Presto. Pesto.

I have a friend at work named Marjorie.  Marjorie and I have the same birthday.  June 27th.  Go ahead and get a pen to write that down, I’ll wait.

I’m not exactly sure how this tradition started, but now every year on “her” birthday I make her pesto ( “tradition”  means it’s kind of  expected).  Last year, it was told by another coworker that Marjorie ate her pesto with a spoon right out of the jar.  This year, she said she did put it on crackers.  She loves her some pesto!!

And so do I!!  I did have to make Marjorie wait until the basil was ready which wasn’t until this past holiday weekend. 

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 I have also sowed another packet of seeds which are coming up nicely

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 and then today I sowed another packet.  Here in Texas, we will be having  “warm” days up until September, sometimes even into October.  So we will have lots of perfect days for basil and we will need them because it takes four cups of basil leaves IMG_0588

to make 6 oz. of pesto.  Yep, that’s the bad news.  But the good news is,  it whips up in no time.  Here is the recipe I use and it came from a back issue (and that means  years ago) of Cooking Light.  I have tried several pesto recipes but I always come back to this one.  So, don’t worry Marj.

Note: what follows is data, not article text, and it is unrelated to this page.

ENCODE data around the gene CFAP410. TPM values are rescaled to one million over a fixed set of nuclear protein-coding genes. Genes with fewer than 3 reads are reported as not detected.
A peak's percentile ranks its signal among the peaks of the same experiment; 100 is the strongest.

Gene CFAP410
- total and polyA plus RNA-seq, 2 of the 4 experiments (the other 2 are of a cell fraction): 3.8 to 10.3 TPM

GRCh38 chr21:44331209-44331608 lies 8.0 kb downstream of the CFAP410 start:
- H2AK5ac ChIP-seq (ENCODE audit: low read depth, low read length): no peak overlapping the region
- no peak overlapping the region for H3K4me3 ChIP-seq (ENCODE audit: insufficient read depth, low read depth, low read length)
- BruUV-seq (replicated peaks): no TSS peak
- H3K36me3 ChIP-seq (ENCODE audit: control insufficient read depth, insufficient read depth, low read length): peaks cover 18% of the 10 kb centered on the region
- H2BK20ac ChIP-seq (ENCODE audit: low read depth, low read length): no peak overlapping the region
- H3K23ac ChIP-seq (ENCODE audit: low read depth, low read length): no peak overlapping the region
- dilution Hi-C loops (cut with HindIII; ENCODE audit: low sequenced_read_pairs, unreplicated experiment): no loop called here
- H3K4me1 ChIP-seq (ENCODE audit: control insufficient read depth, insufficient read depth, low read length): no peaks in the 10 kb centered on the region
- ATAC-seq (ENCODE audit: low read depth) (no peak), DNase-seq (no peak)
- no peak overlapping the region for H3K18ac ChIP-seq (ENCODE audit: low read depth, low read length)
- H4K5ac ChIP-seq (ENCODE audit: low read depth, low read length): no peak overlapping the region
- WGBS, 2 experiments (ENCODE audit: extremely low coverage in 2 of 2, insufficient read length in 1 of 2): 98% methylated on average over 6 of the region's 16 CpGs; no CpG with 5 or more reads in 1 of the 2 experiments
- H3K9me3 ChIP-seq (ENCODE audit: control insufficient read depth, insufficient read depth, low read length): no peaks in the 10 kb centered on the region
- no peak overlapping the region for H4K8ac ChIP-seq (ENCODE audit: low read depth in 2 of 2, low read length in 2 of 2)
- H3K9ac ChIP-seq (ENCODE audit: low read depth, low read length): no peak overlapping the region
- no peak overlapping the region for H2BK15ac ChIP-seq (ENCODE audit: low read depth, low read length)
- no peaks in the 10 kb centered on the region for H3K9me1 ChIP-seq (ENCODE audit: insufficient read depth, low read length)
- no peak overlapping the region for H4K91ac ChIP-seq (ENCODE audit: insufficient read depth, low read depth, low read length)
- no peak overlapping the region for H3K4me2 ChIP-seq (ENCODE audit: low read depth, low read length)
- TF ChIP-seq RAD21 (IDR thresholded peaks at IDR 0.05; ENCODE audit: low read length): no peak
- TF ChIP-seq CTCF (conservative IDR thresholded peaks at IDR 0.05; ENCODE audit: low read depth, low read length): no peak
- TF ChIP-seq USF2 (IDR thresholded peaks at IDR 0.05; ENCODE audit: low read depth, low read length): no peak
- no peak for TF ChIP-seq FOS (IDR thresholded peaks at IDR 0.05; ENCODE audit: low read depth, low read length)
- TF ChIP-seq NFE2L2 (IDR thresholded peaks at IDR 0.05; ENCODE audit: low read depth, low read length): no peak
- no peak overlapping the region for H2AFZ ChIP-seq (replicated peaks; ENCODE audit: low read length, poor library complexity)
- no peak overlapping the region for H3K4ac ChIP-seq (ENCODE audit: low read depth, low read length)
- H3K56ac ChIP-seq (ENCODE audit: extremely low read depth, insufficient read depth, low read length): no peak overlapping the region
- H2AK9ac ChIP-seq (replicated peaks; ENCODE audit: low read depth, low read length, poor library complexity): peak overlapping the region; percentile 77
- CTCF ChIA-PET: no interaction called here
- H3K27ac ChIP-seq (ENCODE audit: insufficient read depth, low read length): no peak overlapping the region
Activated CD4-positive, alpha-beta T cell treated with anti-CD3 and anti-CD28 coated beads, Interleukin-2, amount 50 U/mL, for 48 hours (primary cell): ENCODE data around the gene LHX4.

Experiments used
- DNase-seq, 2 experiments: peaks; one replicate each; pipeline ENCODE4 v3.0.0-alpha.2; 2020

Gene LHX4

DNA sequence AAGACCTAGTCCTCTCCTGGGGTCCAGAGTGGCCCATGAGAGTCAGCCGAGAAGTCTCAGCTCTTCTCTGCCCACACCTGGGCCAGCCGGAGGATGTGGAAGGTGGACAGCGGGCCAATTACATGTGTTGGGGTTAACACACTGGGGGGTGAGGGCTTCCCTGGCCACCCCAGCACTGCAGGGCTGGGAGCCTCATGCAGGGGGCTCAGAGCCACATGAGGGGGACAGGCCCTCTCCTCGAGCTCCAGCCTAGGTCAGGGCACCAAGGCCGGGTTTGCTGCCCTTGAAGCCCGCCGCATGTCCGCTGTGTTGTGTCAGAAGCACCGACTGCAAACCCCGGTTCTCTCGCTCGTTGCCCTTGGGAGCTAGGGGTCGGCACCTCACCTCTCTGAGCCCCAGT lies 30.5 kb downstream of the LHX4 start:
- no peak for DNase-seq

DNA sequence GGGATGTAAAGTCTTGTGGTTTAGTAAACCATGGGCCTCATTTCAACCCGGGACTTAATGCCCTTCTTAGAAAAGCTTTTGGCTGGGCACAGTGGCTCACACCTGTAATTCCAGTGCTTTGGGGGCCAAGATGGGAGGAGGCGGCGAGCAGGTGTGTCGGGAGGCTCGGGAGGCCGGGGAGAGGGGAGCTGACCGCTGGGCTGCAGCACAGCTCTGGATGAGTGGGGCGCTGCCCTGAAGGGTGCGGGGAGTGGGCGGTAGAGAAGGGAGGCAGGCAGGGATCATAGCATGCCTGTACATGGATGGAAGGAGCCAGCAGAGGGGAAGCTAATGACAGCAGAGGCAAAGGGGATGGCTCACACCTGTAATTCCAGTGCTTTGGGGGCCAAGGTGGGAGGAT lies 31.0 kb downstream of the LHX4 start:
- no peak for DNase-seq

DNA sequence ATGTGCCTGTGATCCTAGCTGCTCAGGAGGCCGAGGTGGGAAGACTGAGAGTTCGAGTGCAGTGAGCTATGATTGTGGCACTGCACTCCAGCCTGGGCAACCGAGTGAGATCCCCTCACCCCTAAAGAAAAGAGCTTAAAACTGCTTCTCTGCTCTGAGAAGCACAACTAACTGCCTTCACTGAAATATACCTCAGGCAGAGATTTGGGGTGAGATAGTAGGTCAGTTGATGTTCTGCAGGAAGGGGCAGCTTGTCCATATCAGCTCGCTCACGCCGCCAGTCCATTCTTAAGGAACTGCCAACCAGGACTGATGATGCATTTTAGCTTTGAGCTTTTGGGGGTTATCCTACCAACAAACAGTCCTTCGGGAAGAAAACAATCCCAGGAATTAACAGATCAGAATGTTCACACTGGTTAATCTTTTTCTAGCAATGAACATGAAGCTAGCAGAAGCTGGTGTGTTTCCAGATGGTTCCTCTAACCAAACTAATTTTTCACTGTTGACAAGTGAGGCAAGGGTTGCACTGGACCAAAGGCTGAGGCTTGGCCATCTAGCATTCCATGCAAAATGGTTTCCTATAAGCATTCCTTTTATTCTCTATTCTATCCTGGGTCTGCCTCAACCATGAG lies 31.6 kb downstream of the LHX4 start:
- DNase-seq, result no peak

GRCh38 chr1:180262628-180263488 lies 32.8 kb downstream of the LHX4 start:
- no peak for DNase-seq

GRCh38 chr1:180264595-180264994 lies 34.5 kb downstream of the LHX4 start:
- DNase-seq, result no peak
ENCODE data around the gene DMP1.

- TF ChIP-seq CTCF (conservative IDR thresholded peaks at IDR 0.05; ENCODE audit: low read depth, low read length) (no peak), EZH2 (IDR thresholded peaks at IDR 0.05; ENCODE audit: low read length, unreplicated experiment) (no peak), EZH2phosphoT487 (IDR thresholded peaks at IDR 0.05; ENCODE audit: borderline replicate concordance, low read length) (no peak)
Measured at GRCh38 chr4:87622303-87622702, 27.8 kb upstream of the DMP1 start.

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Pesto

4 cups loosely packed basil leaves

1/2 cup (2 ounces) grated fresh Parmesan cheese

2 tablespoons toasted pine nuts (or walnuts), coarsely chopped

3 tablespoons extra-virgin olive oil

2 cloves garlic, peeled

1/4 teaspoon salt

With the food processor running, add garlic and pine nuts through the chute until finely minced.  Add oil; pulse 3 times.  Then add basil, cheese, and salt;   Process until finely minced, scraping sides of bowl once.   I recycle my pimiento jars (4 oz.) for the pesto.IMG_0624

and Presto……

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Pesto!!

I also have a couple of other ways I put up all that basil.  Sometimes, the pesto can get a little pricey and so I make this.

Basil Puree

Process 4 cups loosely packed basil leaves and 1 cup olive oil  or  (this is what I do most often) the basil with   1  –  (8 ounce) can tomato sauce in a food processor until basil is finely chopped.  Spoon into ice cube trays and freeze.  Pop out the cubes and store in freezer bags up to 6 months.  I use these in soups and sauces.  This recipe I got from Southern Living magazine March 2004.

I have lots more ways to use basil, so stay tuned for the next crop.

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